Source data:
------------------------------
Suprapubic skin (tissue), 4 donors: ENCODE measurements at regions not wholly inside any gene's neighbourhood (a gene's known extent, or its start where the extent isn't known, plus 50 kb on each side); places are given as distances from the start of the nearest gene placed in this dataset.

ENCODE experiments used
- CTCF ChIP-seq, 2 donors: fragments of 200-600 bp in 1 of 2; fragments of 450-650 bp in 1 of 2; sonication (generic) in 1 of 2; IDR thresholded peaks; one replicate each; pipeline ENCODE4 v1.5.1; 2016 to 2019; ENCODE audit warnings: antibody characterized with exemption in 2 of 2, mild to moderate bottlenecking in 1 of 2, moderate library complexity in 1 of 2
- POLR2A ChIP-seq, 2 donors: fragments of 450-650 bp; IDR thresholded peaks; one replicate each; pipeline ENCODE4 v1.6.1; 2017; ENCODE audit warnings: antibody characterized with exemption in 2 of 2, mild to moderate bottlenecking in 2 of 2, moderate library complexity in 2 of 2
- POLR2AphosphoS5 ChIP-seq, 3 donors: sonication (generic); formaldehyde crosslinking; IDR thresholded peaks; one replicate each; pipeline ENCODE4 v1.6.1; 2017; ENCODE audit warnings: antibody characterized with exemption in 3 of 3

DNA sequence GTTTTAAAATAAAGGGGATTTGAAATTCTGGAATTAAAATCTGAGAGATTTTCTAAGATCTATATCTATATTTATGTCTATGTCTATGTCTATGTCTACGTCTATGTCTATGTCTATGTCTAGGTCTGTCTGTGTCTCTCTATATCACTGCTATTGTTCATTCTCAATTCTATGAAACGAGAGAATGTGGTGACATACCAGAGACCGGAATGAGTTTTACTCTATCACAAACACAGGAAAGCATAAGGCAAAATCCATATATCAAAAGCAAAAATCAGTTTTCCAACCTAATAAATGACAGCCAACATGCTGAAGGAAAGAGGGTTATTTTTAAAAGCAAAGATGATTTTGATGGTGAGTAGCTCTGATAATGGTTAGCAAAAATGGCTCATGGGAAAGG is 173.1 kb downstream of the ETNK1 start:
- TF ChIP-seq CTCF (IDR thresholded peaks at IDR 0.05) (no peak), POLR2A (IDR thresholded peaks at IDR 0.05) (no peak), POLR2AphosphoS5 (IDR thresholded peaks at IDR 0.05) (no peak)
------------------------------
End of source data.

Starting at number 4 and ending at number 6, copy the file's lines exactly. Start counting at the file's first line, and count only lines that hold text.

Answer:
- POLR2A ChIP-seq, 2 donors: fragments of 450-650 bp; IDR thresholded peaks; one replicate each; pipeline ENCODE4 v1.6.1; 2017; ENCODE audit warnings: antibody characterized with exemption in 2 of 2, mild to moderate bottlenecking in 2 of 2, moderate library complexity in 2 of 2
- POLR2AphosphoS5 ChIP-seq, 3 donors: sonication (generic); formaldehyde crosslinking; IDR thresholded peaks; one replicate each; pipeline ENCODE4 v1.6.1; 2017; ENCODE audit warnings: antibody characterized with exemption in 3 of 3

DNA sequence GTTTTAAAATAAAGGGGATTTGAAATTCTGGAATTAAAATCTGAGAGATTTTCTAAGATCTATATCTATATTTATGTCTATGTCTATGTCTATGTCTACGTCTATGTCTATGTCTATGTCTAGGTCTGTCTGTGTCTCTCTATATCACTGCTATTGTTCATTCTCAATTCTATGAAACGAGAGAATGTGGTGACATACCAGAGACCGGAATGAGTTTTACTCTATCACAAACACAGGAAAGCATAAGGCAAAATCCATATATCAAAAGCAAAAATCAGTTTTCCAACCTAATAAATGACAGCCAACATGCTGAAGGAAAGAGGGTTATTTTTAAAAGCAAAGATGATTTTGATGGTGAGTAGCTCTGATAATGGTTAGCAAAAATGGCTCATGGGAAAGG is 173.1 kb downstream of the ETNK1 start: